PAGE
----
Criminal Investigations

During the investigative stage, there can be advantages in talking with police or other investigators, especially if you are innocent and can offer evidence that supports your innocence.  But before you talk with anyone about an alleged crime, you should first talk your case over with an experienced criminal defense attorney.  We will be glad to talk this through with you BEFORE you talk to a detective or police officer.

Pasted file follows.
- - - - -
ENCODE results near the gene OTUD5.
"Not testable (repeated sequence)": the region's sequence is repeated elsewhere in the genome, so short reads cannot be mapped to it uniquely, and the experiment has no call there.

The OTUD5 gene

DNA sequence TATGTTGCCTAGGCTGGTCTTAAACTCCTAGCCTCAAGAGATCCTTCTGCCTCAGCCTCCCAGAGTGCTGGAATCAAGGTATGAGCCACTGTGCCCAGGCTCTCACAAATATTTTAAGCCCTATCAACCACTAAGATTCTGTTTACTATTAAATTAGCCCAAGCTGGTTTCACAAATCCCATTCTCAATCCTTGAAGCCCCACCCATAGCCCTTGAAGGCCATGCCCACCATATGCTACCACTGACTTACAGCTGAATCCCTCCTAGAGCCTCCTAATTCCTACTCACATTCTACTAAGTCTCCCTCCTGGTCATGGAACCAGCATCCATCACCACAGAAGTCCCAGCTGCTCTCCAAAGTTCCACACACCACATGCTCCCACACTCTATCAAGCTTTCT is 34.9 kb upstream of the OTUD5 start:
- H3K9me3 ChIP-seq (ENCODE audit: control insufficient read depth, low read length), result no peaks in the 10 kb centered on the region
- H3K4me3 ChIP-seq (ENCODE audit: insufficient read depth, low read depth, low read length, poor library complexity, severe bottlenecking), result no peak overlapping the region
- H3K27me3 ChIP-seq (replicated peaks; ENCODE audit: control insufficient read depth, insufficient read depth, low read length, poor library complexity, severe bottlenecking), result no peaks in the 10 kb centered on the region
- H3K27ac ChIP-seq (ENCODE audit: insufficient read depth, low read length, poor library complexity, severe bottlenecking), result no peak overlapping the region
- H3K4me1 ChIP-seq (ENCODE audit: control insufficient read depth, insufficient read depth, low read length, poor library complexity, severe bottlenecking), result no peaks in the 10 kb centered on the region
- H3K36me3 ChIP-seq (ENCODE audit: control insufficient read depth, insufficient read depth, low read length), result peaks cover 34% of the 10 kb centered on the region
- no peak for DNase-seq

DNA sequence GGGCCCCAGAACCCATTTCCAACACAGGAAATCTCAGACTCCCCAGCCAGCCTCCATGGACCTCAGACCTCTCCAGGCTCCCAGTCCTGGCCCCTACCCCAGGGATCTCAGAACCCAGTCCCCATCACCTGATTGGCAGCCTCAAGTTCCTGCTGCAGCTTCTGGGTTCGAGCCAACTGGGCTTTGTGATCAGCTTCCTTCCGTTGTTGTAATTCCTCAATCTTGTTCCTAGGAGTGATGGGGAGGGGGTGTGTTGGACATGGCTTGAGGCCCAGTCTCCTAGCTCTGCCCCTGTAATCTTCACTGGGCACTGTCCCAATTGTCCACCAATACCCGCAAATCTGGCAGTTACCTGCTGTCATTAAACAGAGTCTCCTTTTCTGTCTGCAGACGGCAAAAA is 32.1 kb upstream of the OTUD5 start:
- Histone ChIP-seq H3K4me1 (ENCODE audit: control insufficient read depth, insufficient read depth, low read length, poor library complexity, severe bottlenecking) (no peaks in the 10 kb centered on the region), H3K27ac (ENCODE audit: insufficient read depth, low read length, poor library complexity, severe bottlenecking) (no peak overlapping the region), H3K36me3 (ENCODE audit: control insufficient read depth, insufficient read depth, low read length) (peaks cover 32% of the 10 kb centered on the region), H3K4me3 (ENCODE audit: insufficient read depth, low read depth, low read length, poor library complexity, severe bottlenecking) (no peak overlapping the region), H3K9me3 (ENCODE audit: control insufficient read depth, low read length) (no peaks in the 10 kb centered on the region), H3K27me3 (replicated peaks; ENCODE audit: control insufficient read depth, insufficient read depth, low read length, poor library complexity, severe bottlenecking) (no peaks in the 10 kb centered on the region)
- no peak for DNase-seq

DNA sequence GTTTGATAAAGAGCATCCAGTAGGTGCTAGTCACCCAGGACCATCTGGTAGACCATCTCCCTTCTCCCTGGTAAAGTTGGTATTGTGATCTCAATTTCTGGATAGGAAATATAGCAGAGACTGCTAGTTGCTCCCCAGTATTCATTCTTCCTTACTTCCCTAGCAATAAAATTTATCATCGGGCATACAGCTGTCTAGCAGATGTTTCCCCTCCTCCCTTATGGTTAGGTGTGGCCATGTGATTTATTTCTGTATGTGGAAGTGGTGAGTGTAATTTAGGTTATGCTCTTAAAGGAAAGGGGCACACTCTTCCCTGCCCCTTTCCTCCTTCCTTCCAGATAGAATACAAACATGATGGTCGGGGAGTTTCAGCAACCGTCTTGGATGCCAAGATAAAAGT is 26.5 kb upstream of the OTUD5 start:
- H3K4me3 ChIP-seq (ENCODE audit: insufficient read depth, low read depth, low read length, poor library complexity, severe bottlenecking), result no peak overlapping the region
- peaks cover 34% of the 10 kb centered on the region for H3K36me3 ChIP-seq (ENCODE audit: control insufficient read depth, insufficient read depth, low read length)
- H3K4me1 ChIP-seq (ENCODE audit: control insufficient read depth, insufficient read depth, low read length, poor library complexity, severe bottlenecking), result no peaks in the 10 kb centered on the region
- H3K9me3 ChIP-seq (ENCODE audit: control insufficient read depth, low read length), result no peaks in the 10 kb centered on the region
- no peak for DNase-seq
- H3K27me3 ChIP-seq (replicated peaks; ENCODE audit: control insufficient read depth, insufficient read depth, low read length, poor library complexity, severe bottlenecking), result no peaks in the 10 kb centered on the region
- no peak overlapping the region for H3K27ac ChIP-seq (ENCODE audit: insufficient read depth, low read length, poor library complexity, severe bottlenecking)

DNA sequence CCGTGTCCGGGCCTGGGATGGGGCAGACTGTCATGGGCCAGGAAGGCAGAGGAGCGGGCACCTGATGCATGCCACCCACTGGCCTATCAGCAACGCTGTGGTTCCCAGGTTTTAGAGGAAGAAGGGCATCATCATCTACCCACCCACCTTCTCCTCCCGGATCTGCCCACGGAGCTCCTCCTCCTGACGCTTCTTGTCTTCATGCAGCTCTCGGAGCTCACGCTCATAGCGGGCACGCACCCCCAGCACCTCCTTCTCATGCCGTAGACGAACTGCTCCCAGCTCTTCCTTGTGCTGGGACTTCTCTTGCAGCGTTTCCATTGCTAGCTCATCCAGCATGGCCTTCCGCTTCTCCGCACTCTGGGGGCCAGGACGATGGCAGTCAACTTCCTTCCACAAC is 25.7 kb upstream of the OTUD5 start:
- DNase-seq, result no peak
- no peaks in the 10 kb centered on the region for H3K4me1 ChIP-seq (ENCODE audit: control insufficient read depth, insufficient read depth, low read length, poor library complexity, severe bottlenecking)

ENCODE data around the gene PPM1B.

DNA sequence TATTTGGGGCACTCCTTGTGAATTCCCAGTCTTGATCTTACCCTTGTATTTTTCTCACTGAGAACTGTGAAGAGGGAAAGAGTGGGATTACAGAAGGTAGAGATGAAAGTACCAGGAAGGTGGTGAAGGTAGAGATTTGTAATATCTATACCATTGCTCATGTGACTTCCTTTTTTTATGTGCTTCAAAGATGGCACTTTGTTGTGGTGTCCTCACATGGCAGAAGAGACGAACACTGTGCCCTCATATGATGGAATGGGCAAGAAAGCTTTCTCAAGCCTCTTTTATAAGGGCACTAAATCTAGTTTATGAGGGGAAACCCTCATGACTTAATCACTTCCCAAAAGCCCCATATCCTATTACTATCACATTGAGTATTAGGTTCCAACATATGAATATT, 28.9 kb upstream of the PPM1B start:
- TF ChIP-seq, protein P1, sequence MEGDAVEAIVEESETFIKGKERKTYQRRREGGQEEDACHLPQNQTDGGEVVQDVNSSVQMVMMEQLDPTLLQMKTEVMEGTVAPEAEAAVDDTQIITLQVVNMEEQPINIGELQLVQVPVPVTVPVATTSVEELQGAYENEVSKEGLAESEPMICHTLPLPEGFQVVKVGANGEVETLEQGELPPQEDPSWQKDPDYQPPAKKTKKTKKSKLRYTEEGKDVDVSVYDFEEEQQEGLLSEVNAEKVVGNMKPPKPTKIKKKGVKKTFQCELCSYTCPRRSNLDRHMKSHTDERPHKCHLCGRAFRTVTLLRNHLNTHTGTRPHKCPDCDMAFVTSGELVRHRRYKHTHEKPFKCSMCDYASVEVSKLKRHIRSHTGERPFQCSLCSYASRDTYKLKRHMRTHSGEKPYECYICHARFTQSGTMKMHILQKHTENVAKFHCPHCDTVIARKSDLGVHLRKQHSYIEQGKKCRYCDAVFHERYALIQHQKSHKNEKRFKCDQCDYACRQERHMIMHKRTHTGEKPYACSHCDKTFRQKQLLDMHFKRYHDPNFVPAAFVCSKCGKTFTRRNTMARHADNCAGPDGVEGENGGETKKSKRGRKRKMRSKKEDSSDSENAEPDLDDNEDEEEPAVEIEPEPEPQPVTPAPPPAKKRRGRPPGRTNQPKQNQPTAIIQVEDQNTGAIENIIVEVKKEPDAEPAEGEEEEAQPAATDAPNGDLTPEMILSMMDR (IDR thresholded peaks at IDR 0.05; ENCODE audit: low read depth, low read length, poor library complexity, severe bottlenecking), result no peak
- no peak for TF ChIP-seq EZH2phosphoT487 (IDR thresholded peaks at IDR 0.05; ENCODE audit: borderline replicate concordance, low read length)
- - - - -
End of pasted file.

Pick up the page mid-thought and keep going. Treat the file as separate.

INVESTIGATION.  This stage occurs before someone is formally charged and/or arrested for a crime.  Typically it means that the police are asking questions, but beware - there are times when other individuals might ask questions as well.  For instance, in shoplifting cases, a store employee will often stop and detain someone, accuse them of the crime, ask them questions, search through their bags and even ask them to sigh a confession.  Because the store employee does not work for the State, they can do this without advising you of your constitutional rights.  In other cases, you might be questioned by investigators working for the Prosecutor’s office, by social workers, or by caseworkers with the Department of Child Services.  The investigation stage of a case can last a matter of minutes, hours, days, months, and in some cases even years.  The only limit on how long the State can continue investigating is something called the “statute of limitations”, that requires the State to charge you within a certain number of years after a crime has happened.  This statute of limitations varies with different types of cases, and can be anywhere between 1 year and forever.